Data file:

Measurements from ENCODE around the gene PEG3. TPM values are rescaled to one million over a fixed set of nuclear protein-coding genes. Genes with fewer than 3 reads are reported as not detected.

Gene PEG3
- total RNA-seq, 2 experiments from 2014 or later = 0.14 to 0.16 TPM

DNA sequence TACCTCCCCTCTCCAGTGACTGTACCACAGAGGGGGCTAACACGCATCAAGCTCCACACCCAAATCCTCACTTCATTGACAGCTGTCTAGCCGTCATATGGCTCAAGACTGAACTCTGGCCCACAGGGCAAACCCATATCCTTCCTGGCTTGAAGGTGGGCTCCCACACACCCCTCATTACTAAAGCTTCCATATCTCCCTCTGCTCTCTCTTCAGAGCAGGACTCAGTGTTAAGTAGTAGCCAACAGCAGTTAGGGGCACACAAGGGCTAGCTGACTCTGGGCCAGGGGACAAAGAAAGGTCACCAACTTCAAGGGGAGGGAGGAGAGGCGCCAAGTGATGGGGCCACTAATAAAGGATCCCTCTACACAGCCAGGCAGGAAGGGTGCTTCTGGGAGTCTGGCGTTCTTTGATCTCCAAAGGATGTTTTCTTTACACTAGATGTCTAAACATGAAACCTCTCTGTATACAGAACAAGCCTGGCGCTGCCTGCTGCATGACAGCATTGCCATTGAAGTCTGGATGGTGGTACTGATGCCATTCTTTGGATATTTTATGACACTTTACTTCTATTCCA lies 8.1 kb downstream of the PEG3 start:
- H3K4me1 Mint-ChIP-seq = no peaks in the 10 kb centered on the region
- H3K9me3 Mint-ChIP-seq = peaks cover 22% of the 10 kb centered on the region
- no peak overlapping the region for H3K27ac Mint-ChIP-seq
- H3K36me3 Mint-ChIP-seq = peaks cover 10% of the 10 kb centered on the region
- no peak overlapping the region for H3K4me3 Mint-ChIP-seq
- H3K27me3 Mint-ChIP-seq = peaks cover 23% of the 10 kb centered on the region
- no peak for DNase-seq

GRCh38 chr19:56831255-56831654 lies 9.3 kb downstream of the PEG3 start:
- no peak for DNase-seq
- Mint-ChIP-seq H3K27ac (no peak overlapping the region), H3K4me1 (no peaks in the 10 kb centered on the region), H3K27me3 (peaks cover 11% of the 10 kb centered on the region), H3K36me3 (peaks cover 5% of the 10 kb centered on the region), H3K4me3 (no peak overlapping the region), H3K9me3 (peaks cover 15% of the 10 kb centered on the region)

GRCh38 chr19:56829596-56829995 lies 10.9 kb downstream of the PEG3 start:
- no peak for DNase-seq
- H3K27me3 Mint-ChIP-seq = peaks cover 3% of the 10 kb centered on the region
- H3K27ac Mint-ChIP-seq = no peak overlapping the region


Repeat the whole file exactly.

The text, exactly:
Measurements from ENCODE around the gene PEG3. TPM values are rescaled to one million over a fixed set of nuclear protein-coding genes. Genes with fewer than 3 reads are reported as not detected.

Gene PEG3
- total RNA-seq, 2 experiments from 2014 or later = 0.14 to 0.16 TPM

DNA sequence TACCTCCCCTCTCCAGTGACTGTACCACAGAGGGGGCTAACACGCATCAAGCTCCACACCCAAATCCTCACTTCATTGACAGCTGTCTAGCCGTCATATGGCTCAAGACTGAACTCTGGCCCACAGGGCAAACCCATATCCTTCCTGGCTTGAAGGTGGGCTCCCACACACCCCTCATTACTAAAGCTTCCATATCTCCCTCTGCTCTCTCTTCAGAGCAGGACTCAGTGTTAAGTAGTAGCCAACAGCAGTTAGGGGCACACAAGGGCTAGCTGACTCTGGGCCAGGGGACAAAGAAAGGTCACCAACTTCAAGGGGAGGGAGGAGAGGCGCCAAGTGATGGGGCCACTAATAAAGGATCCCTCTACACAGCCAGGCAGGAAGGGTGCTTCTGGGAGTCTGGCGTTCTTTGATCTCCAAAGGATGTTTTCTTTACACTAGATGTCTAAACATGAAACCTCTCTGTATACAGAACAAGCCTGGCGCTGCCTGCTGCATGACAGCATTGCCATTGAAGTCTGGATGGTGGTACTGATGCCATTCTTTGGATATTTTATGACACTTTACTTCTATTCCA lies 8.1 kb downstream of the PEG3 start:
- H3K4me1 Mint-ChIP-seq = no peaks in the 10 kb centered on the region
- H3K9me3 Mint-ChIP-seq = peaks cover 22% of the 10 kb centered on the region
- no peak overlapping the region for H3K27ac Mint-ChIP-seq
- H3K36me3 Mint-ChIP-seq = peaks cover 10% of the 10 kb centered on the region
- no peak overlapping the region for H3K4me3 Mint-ChIP-seq
- H3K27me3 Mint-ChIP-seq = peaks cover 23% of the 10 kb centered on the region
- no peak for DNase-seq

GRCh38 chr19:56831255-56831654 lies 9.3 kb downstream of the PEG3 start:
- no peak for DNase-seq
- Mint-ChIP-seq H3K27ac (no peak overlapping the region), H3K4me1 (no peaks in the 10 kb centered on the region), H3K27me3 (peaks cover 11% of the 10 kb centered on the region), H3K36me3 (peaks cover 5% of the 10 kb centered on the region), H3K4me3 (no peak overlapping the region), H3K9me3 (peaks cover 15% of the 10 kb centered on the region)

GRCh38 chr19:56829596-56829995 lies 10.9 kb downstream of the PEG3 start:
- no peak for DNase-seq
- H3K27me3 Mint-ChIP-seq = peaks cover 3% of the 10 kb centered on the region
- H3K27ac Mint-ChIP-seq = no peak overlapping the region